Cosmonauts' Second Spacewalk Goes Smoothly
Russian cosmonauts Sergei Volkov (in the red-striped spacesuit) and Oleg Kononenko (in the blue-striped spacesuit) venture outside the Pirs docking compartment on a roughly six-hour spacewalk July 15, 2008.
CREDIT: NASA TV
Two Russian spacewalkers installed a docking target and changed out science experiments during their second career spacewalk on Tuesday outside the International Space Station.
The almost six-hour spacewalk began on schedule at 1:08 p.m. EDT (1708 GMT) and allowed space station commander Sergei Volkov and flight engineer Oleg Kononenko to finish their tasks on time despite an added, impromptu fix to a disabled ham radio antenna.
The normal maintenance duties stood in contrast to the first, riskier spacewalk that took place on July 10, which required the cosmonauts to remove an explosive bolt from the Russian Soyuz spacecraft docked to the space station. Both Volkov and Kononenko completed that tricky task as first-time spacewalkers.
Today?s second spacewalk involved duties once slated for the July 10 extravehicular activity, but pushed back due to the ongoing Russian investigation of a malfunction that caused the past two Soyuz spacecraft to subject their crews to bumpy ballistic reentries.
The cosmonauts began the second spacewalk by installing a docking target on the zenith, or space-ward, side of the Russian Zvezda module. That will serve to guide in a new airlock, called the Mini-Research Module 2 (MRM2), which will be delivered to the Russian part of the space station in 2009.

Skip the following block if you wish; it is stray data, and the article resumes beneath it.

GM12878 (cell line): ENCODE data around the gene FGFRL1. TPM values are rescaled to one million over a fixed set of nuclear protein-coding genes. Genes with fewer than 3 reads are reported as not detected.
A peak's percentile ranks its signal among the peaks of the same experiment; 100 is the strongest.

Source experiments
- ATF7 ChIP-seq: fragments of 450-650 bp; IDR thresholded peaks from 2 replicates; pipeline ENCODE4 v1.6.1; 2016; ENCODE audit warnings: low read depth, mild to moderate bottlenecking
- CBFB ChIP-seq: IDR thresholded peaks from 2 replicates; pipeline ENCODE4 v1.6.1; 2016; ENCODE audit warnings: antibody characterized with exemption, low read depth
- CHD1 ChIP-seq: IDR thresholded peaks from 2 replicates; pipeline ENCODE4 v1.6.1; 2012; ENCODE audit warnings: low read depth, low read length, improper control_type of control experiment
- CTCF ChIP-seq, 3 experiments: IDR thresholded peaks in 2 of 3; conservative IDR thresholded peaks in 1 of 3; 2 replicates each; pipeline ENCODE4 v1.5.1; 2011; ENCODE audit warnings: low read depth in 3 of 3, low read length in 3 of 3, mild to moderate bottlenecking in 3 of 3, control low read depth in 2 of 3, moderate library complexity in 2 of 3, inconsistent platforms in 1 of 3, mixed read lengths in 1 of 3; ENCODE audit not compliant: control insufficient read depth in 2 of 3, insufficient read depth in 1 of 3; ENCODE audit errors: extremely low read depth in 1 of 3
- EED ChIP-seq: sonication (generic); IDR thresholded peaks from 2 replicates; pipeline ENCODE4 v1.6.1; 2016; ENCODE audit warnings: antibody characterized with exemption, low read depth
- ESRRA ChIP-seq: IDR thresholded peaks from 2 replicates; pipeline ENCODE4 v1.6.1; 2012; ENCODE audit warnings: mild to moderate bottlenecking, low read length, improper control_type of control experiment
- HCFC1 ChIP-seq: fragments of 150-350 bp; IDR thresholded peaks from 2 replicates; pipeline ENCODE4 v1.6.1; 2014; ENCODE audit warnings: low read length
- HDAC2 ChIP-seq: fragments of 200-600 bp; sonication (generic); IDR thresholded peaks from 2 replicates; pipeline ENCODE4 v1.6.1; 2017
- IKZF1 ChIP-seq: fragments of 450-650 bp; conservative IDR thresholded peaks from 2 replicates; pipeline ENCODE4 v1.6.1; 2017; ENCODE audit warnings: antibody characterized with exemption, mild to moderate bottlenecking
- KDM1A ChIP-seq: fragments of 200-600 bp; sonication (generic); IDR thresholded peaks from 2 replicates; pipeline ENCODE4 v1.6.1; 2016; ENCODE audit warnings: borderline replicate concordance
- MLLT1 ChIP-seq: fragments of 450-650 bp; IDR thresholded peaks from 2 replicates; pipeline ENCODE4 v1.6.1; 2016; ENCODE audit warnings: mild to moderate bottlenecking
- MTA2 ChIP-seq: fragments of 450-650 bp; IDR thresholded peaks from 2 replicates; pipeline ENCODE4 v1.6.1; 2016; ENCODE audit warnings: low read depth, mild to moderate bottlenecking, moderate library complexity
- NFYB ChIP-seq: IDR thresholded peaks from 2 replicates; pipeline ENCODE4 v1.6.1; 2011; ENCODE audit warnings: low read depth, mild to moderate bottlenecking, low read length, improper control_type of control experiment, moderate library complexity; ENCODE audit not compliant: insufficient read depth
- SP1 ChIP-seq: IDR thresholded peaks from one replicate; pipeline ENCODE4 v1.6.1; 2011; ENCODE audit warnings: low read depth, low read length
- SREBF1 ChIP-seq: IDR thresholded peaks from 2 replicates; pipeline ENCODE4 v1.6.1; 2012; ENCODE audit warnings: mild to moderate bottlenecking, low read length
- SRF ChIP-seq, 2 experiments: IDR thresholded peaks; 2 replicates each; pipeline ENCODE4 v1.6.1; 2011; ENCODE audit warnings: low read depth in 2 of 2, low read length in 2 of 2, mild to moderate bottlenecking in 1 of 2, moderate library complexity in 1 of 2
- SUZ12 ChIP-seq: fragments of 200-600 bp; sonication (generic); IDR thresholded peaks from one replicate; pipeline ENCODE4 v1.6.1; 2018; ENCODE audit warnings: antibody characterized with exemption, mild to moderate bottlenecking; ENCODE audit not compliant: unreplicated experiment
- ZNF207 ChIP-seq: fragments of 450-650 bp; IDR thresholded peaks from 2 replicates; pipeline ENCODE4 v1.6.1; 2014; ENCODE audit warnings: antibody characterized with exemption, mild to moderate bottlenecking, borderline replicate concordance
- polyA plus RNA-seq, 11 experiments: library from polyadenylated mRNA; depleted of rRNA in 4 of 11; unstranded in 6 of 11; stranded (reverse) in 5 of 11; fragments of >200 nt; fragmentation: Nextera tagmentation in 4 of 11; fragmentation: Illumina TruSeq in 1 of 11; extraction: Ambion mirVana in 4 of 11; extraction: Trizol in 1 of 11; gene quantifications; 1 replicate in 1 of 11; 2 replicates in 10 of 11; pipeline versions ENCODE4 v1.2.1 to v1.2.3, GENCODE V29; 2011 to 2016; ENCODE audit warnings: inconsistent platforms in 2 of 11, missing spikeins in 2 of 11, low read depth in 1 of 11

The work required the spacewalkers to lift up flaps and insert an adapter into mounting holes that hold the docking target. Volkov wielded a camera to take pictures of the installation process, but both cosmonauts appeared eager to get on with the spacewalk.
?Ok, we?re not going to waste too much time on that, Oleg [Kononenko],? Volkov said, after taking several pictures.
Kononenko rode on the end of the 50-foot Strela hand-powered crane to take additional photos of the space station, while Volkov maneuvered him using the crane.
Next, the two spacewalkers secured the Vsplesk or ?Burst? experiment, using clamps, wire ties, and support tethers. That physics experiment is designed to measure the effects of high energy particle streams near Earth.
The cosmonauts took a breather to relax and gaze upon ?beautiful? thunderstorms on Earth, before finally receiving word that the ?Burst? experiment had started functioning.
?We have telemetry,? said Russian mission control. ?Vsplesk is alive.?
Volkov was directed to take time out of the schedule to fix a ham radio antenna that had been disabled. The space station commander straightened out the ham antenna and fitted it back into its vertical slot.
?Please let me go home,? Volkov joked. ?I guess we?ve done it all for today??
He and Kononenko then turned to the final task of retrieving the Biorisk experiment?s payload, which was installed by Expedition 15 crew members last summer. That experiment studied the effects of space radiation and zero gravity on microorganisms.
Kononenko moved to the experiment location and removed the Biorisk containers, while Volkov retrieved a foot restraint from where it had been temporarily stowed. That same foot restraint had given Kononenko trouble on the first spacewalk when attached to the Strela hand-powered crane.
The spacewalkers finally reentered the Pirs docking compartment and closed the hatch at 7:02 p.m. EDT (2302 GMT).
Mission controllers conveyed thanks for the completion of the assigned tasks and the impromptu fix of the radio antenna, and remarked upon the July 10 spacewalk as well.
?Even the first attempt was perfect,? Russian mission control told the cosmonauts. ?Everything was done professionally.?
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